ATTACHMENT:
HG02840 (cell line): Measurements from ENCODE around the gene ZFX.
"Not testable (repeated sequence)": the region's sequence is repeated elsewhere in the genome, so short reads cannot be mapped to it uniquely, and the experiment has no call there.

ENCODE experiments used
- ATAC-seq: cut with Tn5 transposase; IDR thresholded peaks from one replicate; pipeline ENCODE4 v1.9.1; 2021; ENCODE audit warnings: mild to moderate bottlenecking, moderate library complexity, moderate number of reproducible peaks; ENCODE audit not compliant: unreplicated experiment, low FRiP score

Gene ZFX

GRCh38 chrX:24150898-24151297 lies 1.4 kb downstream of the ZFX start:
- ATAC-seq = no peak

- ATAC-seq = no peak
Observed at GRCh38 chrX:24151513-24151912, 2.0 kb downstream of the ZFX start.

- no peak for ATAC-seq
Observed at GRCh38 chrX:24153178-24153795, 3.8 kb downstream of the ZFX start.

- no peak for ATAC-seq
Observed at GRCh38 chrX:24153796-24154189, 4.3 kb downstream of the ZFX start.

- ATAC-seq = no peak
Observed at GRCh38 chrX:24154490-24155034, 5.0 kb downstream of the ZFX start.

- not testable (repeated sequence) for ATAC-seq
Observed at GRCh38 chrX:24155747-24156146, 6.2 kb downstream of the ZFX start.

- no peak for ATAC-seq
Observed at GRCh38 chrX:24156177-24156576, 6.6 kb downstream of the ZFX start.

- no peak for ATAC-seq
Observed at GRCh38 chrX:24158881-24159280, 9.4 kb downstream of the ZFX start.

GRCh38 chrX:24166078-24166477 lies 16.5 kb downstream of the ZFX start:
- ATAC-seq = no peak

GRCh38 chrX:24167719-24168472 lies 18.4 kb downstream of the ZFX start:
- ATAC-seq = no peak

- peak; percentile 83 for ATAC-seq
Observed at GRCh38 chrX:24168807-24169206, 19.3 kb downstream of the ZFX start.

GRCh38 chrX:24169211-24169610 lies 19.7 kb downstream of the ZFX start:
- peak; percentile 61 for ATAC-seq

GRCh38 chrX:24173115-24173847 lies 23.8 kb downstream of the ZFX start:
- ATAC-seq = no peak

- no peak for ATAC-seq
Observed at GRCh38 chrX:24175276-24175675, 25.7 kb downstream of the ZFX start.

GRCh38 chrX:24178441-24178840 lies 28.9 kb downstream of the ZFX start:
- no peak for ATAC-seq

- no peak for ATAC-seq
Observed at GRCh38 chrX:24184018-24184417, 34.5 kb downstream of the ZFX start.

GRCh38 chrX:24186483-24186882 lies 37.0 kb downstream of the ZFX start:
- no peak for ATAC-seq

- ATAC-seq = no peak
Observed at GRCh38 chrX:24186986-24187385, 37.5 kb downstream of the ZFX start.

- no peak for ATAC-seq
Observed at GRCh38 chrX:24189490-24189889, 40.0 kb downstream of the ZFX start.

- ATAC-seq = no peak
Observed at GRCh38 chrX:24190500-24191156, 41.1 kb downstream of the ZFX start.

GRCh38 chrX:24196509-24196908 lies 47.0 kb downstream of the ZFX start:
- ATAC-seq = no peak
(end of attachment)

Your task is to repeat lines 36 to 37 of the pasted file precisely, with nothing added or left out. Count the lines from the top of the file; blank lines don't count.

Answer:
- no peak for ATAC-seq
Observed at GRCh38 chrX:24184018-24184417, 34.5 kb downstream of the ZFX start.